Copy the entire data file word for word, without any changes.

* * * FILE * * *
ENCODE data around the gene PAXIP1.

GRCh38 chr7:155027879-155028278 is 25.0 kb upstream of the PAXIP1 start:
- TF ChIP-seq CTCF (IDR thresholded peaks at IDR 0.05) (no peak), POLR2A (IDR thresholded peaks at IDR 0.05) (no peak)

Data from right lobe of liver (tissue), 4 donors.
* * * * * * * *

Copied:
ENCODE data around the gene PAXIP1.

GRCh38 chr7:155027879-155028278 is 25.0 kb upstream of the PAXIP1 start:
- TF ChIP-seq CTCF (IDR thresholded peaks at IDR 0.05) (no peak), POLR2A (IDR thresholded peaks at IDR 0.05) (no peak)

Data from right lobe of liver (tissue), 4 donors.